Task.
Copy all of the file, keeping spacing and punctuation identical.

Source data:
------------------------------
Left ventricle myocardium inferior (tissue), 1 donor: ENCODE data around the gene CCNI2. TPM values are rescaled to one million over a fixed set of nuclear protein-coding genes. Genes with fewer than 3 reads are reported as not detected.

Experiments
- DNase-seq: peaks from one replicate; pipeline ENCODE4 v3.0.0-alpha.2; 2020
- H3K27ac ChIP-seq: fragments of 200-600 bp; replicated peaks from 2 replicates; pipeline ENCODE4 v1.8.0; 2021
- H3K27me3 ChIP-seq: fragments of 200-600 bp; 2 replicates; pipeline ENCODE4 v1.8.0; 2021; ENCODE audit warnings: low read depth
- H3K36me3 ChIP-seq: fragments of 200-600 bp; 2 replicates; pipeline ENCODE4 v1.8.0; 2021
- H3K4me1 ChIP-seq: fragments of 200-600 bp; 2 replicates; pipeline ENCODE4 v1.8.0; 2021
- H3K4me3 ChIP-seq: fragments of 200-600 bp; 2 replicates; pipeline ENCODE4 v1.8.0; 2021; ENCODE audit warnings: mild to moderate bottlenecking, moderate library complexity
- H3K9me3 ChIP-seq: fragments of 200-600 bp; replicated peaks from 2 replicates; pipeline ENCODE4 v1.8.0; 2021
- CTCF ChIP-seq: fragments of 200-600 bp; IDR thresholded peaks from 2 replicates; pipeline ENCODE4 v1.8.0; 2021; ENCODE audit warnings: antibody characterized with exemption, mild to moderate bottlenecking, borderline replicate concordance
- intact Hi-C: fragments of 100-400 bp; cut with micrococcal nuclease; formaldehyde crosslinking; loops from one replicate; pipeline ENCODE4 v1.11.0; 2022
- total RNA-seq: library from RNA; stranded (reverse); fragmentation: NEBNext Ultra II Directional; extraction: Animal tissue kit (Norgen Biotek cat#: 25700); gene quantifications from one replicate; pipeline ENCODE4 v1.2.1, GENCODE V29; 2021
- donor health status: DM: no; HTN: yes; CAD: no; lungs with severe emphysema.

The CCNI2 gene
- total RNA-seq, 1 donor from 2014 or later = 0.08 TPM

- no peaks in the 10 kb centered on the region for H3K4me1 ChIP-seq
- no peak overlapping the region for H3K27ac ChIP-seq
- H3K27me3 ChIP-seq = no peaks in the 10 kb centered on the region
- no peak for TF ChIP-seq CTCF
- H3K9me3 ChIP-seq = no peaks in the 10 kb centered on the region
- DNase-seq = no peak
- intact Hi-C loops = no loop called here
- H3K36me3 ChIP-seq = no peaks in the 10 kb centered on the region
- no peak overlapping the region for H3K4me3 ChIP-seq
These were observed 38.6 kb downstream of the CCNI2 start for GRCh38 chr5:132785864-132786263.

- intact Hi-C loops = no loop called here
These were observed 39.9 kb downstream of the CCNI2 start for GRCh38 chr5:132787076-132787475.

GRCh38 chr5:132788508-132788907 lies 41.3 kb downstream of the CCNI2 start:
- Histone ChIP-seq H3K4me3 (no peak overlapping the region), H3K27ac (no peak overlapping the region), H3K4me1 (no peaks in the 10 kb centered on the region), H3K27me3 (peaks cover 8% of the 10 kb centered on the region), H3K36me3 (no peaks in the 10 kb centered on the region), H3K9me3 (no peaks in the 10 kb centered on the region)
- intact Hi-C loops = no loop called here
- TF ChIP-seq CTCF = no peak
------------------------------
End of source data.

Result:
Left ventricle myocardium inferior (tissue), 1 donor: ENCODE data around the gene CCNI2. TPM values are rescaled to one million over a fixed set of nuclear protein-coding genes. Genes with fewer than 3 reads are reported as not detected.

Experiments
- DNase-seq: peaks from one replicate; pipeline ENCODE4 v3.0.0-alpha.2; 2020
- H3K27ac ChIP-seq: fragments of 200-600 bp; replicated peaks from 2 replicates; pipeline ENCODE4 v1.8.0; 2021
- H3K27me3 ChIP-seq: fragments of 200-600 bp; 2 replicates; pipeline ENCODE4 v1.8.0; 2021; ENCODE audit warnings: low read depth
- H3K36me3 ChIP-seq: fragments of 200-600 bp; 2 replicates; pipeline ENCODE4 v1.8.0; 2021
- H3K4me1 ChIP-seq: fragments of 200-600 bp; 2 replicates; pipeline ENCODE4 v1.8.0; 2021
- H3K4me3 ChIP-seq: fragments of 200-600 bp; 2 replicates; pipeline ENCODE4 v1.8.0; 2021; ENCODE audit warnings: mild to moderate bottlenecking, moderate library complexity
- H3K9me3 ChIP-seq: fragments of 200-600 bp; replicated peaks from 2 replicates; pipeline ENCODE4 v1.8.0; 2021
- CTCF ChIP-seq: fragments of 200-600 bp; IDR thresholded peaks from 2 replicates; pipeline ENCODE4 v1.8.0; 2021; ENCODE audit warnings: antibody characterized with exemption, mild to moderate bottlenecking, borderline replicate concordance
- intact Hi-C: fragments of 100-400 bp; cut with micrococcal nuclease; formaldehyde crosslinking; loops from one replicate; pipeline ENCODE4 v1.11.0; 2022
- total RNA-seq: library from RNA; stranded (reverse); fragmentation: NEBNext Ultra II Directional; extraction: Animal tissue kit (Norgen Biotek cat#: 25700); gene quantifications from one replicate; pipeline ENCODE4 v1.2.1, GENCODE V29; 2021
- donor health status: DM: no; HTN: yes; CAD: no; lungs with severe emphysema.

The CCNI2 gene
- total RNA-seq, 1 donor from 2014 or later = 0.08 TPM

- no peaks in the 10 kb centered on the region for H3K4me1 ChIP-seq
- no peak overlapping the region for H3K27ac ChIP-seq
- H3K27me3 ChIP-seq = no peaks in the 10 kb centered on the region
- no peak for TF ChIP-seq CTCF
- H3K9me3 ChIP-seq = no peaks in the 10 kb centered on the region
- DNase-seq = no peak
- intact Hi-C loops = no loop called here
- H3K36me3 ChIP-seq = no peaks in the 10 kb centered on the region
- no peak overlapping the region for H3K4me3 ChIP-seq
These were observed 38.6 kb downstream of the CCNI2 start for GRCh38 chr5:132785864-132786263.

- intact Hi-C loops = no loop called here
These were observed 39.9 kb downstream of the CCNI2 start for GRCh38 chr5:132787076-132787475.

GRCh38 chr5:132788508-132788907 lies 41.3 kb downstream of the CCNI2 start:
- Histone ChIP-seq H3K4me3 (no peak overlapping the region), H3K27ac (no peak overlapping the region), H3K4me1 (no peaks in the 10 kb centered on the region), H3K27me3 (peaks cover 8% of the 10 kb centered on the region), H3K36me3 (no peaks in the 10 kb centered on the region), H3K9me3 (no peaks in the 10 kb centered on the region)
- intact Hi-C loops = no loop called here
- TF ChIP-seq CTCF = no peak